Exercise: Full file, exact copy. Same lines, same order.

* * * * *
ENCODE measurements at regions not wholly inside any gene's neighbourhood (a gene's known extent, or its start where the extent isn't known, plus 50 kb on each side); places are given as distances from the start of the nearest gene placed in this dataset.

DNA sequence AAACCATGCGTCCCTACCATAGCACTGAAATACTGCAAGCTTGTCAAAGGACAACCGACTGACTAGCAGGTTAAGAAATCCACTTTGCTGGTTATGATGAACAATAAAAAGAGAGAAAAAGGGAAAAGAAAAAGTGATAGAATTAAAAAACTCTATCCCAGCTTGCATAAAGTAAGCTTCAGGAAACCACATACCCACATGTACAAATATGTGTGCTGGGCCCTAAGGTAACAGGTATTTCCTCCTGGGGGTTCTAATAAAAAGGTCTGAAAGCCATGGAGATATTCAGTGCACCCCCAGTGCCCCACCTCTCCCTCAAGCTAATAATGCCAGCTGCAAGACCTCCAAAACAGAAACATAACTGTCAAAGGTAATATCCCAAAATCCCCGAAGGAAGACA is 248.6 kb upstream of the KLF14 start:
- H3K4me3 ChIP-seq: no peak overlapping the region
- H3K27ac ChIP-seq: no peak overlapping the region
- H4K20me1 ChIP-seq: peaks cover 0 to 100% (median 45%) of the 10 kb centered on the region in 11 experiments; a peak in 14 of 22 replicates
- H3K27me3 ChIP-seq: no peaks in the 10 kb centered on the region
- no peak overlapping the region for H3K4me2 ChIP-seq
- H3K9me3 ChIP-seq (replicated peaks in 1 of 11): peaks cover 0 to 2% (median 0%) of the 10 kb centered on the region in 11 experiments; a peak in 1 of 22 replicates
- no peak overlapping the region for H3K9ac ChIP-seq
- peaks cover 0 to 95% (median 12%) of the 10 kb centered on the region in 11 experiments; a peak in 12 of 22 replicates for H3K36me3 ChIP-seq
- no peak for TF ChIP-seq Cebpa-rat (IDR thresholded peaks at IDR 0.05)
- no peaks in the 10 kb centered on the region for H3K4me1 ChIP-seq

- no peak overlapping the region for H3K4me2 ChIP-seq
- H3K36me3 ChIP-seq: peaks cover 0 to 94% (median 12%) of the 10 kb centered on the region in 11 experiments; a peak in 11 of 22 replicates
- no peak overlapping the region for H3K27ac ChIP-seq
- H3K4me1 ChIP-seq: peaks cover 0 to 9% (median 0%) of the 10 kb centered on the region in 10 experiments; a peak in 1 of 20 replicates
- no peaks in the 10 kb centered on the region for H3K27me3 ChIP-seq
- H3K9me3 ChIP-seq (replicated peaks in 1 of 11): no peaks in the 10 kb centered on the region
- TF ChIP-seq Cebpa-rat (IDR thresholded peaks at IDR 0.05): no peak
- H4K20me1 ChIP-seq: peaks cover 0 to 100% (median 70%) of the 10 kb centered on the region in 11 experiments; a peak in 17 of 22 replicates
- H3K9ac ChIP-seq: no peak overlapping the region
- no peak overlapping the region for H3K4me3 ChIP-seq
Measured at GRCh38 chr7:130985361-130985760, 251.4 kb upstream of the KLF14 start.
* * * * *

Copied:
ENCODE measurements at regions not wholly inside any gene's neighbourhood (a gene's known extent, or its start where the extent isn't known, plus 50 kb on each side); places are given as distances from the start of the nearest gene placed in this dataset.

DNA sequence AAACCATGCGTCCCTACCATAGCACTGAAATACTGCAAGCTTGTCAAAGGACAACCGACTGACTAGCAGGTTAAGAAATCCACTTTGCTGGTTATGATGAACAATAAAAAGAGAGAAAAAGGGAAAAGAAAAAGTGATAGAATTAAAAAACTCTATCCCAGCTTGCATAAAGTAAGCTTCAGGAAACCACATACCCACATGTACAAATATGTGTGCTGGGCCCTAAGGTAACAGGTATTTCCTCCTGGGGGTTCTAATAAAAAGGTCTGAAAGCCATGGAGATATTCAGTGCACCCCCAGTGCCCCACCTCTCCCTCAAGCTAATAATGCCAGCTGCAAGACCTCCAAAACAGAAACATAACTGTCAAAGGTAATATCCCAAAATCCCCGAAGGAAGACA is 248.6 kb upstream of the KLF14 start:
- H3K4me3 ChIP-seq: no peak overlapping the region
- H3K27ac ChIP-seq: no peak overlapping the region
- H4K20me1 ChIP-seq: peaks cover 0 to 100% (median 45%) of the 10 kb centered on the region in 11 experiments; a peak in 14 of 22 replicates
- H3K27me3 ChIP-seq: no peaks in the 10 kb centered on the region
- no peak overlapping the region for H3K4me2 ChIP-seq
- H3K9me3 ChIP-seq (replicated peaks in 1 of 11): peaks cover 0 to 2% (median 0%) of the 10 kb centered on the region in 11 experiments; a peak in 1 of 22 replicates
- no peak overlapping the region for H3K9ac ChIP-seq
- peaks cover 0 to 95% (median 12%) of the 10 kb centered on the region in 11 experiments; a peak in 12 of 22 replicates for H3K36me3 ChIP-seq
- no peak for TF ChIP-seq Cebpa-rat (IDR thresholded peaks at IDR 0.05)
- no peaks in the 10 kb centered on the region for H3K4me1 ChIP-seq

- no peak overlapping the region for H3K4me2 ChIP-seq
- H3K36me3 ChIP-seq: peaks cover 0 to 94% (median 12%) of the 10 kb centered on the region in 11 experiments; a peak in 11 of 22 replicates
- no peak overlapping the region for H3K27ac ChIP-seq
- H3K4me1 ChIP-seq: peaks cover 0 to 9% (median 0%) of the 10 kb centered on the region in 10 experiments; a peak in 1 of 20 replicates
- no peaks in the 10 kb centered on the region for H3K27me3 ChIP-seq
- H3K9me3 ChIP-seq (replicated peaks in 1 of 11): no peaks in the 10 kb centered on the region
- TF ChIP-seq Cebpa-rat (IDR thresholded peaks at IDR 0.05): no peak
- H4K20me1 ChIP-seq: peaks cover 0 to 100% (median 70%) of the 10 kb centered on the region in 11 experiments; a peak in 17 of 22 replicates
- H3K9ac ChIP-seq: no peak overlapping the region
- no peak overlapping the region for H3K4me3 ChIP-seq
Measured at GRCh38 chr7:130985361-130985760, 251.4 kb upstream of the KLF14 start.